Views:63 Author:KWORLD Publish Time: 2018-12-28 Origin:Today
There’s an age-old argument about the best option for cleaning dishes: dish cloths, sponges, or dish brushes. My friend still defends her grandma’s crocheted cloths — you know the ones I’m talking about? — but dish brushes, hands-down, are the most hygienic option.
Unlike dish cloths (basically petri dishes for bacteria) or even sponges, which have pockets where bacteria can grow, when it comes to dish cleaning tools, kitchen brushes earn top marks. The long handle keeps hands out of hot water and the bristles shed moisture so they harbor fewer bacteria than sponges and dishcloths. But just because they’re more hygienic doesn’t mean these dish scrubbers don’t need to be cleaned regularly. On the other hand, if you do not have one with a wooden handle or your own dishwasher.Here’s how to keep your dish brush clean and new.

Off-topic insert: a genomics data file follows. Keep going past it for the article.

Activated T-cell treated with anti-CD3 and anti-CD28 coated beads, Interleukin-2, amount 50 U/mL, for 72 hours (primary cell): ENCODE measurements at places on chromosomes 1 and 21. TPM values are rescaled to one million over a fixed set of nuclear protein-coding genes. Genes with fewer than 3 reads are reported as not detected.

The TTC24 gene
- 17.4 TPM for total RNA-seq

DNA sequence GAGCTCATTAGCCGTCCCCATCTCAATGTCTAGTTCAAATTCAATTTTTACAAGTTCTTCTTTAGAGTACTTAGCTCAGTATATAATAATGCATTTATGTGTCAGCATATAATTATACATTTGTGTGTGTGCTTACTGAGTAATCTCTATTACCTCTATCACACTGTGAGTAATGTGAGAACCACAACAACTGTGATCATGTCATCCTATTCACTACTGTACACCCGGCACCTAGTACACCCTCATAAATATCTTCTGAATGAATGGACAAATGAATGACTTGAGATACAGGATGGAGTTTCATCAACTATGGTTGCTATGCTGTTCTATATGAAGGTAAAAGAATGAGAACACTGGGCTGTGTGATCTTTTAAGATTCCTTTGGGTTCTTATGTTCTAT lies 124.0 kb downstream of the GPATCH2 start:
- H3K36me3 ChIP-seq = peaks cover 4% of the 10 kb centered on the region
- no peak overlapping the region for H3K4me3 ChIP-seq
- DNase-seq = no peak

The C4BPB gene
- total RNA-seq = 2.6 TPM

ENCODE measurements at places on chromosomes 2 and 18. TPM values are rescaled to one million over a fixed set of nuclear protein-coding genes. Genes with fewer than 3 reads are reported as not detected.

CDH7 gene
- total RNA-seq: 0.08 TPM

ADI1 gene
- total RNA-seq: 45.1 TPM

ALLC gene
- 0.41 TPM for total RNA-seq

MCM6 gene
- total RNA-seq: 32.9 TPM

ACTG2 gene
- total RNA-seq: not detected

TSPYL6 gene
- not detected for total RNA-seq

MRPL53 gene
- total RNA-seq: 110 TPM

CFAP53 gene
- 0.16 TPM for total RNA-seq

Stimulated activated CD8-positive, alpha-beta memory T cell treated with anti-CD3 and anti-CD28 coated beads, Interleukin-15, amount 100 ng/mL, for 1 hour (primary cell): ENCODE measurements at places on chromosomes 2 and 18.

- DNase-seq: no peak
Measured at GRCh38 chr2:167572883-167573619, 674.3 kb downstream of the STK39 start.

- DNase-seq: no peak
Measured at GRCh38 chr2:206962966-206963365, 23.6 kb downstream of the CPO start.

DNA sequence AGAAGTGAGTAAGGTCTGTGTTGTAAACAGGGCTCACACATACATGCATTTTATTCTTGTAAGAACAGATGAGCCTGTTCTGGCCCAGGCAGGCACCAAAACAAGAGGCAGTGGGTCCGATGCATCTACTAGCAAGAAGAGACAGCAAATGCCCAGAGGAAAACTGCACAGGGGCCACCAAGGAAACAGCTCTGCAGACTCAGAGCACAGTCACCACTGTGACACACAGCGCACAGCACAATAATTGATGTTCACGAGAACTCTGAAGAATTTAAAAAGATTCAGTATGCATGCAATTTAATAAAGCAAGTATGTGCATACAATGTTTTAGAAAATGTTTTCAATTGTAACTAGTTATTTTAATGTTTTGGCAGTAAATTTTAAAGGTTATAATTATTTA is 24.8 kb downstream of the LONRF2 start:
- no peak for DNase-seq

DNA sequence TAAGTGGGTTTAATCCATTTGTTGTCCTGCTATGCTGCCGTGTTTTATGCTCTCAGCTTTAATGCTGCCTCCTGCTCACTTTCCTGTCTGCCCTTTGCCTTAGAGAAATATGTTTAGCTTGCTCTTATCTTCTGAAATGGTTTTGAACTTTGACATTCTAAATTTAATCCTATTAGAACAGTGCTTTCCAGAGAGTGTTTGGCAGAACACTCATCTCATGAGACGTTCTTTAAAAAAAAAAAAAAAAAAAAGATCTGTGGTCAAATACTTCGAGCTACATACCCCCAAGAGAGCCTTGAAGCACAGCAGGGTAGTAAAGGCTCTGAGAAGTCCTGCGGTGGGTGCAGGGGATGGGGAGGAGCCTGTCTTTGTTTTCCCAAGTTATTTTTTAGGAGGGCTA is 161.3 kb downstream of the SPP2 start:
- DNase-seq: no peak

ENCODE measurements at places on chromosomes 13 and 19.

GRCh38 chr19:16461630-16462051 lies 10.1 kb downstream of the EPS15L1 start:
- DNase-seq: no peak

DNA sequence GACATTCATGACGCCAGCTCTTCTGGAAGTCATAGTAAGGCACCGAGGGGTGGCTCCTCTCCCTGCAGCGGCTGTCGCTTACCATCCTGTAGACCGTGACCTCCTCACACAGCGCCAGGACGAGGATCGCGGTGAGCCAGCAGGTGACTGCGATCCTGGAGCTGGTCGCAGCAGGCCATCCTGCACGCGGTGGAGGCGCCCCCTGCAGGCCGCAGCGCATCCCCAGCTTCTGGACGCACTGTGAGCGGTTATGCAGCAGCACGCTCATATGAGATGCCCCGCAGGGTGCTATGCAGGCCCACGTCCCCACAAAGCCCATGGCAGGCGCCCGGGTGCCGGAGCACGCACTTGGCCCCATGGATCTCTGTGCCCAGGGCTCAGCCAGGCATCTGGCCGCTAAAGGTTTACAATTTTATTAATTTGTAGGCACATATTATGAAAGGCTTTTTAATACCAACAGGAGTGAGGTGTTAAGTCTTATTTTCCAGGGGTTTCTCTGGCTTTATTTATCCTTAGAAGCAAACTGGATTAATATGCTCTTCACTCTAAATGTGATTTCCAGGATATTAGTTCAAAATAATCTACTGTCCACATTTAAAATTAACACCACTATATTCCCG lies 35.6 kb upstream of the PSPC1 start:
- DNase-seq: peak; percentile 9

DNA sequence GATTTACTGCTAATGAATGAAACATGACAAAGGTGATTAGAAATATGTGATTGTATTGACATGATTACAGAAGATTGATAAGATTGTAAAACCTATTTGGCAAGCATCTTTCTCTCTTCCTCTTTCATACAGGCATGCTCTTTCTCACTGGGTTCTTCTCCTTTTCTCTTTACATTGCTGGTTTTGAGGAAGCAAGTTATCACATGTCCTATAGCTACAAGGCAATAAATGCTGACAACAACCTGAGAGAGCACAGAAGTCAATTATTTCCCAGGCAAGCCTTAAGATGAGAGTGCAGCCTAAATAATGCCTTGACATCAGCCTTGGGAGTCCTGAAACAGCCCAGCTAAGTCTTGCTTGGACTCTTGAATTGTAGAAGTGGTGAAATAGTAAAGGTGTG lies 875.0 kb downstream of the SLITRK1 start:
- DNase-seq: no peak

1.After every use, remove food particles that lodge in bristles by holding the brush under running water until all particles are gone. Shake off excess water and hang the brush on a hook to dry. This reduce the sources of bacteria build-up, food debris and moisture.
2.At the end of each day, remove greasy, sticky residue by rubbing a few drops of dishwashing detergent onto the bristles and the handle. Rinse under hot, running water. Hang to dry. Some people prefer to run dish brushes through the dishwasher every day. That works, too, as long as the brush is dishwasher safe and you’ve removed the obvious food particles from the bristles. Place the brush — bristle-end up — in the silverware holder.
3.In addition to daily washing, dish brushes that are used every day should be sanitized once a week. Do this by soaking the bristle portion of the brush in distilled white vinegar for a couple hours. Rinse, shake off excess water and hang to dry.